About me.

Andrew M. Mwenda is the founding Managing Editor of The Independent, Uganda’s premier current affairs newsmagazine. One of Foreign Policy magazine 's top 100 Global Thinkers, TED Speaker and Foreign aid Critic

Thursday, June 23, 2011

The Price Of Besigye Museveni Rivalry.

Since 1996, it has become hard for the government to initiate and implement a big development project because of power struggles.

The contest for political power in Uganda between President Yoweri Museveni and the opposition largely led by Dr Kizza Besigye has become so intense that it has crowded out debate on policy alternatives. The struggle for power seems like an end in itself, rather than a means to an end i.e. serving the public good. The result is that since both sides have dug into this fight for supremacy there is little space for promoting the public interest. Journalists have inadvertently been sucked into this partisan struggle to argue for either side, only whipping up sentiments and seeking to score political points rather than to expose the selfishness of the actors.

Since 1996, it has become increasingly difficult for the government of Uganda to initiate a big development project and see it implemented. The initiative to develop a large electricity dam at Bujagali was fought and frustrated from 1998 until 2006 when an agreement was signed. Even then, the contract would have fallen through had the investor behind it not been the Aga Khan, owner of Daily Monitor where the self-righteous pursuit of government procedure is largely promoted. A dam that should have been completed in 2002 is not yet finished in 2011 i.e. nine years later.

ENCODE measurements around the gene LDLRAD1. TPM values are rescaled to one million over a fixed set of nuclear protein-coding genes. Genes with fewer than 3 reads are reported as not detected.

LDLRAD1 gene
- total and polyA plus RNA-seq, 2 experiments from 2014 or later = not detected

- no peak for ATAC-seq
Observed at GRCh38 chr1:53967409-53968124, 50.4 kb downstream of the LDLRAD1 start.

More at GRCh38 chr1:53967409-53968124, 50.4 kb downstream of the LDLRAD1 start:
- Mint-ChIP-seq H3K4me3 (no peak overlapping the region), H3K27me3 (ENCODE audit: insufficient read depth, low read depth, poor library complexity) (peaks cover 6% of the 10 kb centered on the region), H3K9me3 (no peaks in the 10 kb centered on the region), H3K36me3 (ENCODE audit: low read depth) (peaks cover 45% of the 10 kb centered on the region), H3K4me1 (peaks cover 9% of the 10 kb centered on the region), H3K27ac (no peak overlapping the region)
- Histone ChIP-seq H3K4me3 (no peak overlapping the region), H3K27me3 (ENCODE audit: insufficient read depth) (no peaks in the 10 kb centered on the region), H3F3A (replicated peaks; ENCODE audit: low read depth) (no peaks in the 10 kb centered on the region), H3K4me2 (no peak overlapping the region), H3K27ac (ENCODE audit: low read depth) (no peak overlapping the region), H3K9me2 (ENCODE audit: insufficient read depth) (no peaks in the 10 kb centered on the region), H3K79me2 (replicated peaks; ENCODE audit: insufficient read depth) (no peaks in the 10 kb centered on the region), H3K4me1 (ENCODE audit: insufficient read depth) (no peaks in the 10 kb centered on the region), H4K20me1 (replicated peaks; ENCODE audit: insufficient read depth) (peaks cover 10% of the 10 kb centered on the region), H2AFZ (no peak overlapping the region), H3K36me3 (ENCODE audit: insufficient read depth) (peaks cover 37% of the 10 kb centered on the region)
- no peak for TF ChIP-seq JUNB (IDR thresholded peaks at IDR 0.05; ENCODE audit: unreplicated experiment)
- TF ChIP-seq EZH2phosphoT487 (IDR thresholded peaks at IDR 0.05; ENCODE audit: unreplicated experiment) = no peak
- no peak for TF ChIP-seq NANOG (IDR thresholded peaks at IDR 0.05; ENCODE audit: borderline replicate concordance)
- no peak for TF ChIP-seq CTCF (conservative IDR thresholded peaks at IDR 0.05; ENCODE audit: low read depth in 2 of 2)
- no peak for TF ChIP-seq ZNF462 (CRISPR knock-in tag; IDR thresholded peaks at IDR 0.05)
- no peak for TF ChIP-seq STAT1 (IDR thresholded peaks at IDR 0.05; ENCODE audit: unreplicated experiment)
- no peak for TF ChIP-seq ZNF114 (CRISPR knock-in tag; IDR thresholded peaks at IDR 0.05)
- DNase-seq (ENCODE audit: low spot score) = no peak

In 1998 I was a central participant in resisting AES Corporation getting a power purchase agreement with the government of Uganda. Our reasons at the time were not procedural but actually of a strategic nature and included the pricing of electricity (which was reduced), the alternative uses of the water where the dam was being built (water rafting and the potential tourist income it would generate in the long term), the security concern of having three dams within short distance of each other, a hydraulic clause that had tied government to guarantee water levels in Lake Victoria, the opportunity cost of Bujagali which was Karuma and which would cost almost half the price to produce almost the same amount of electricity etc.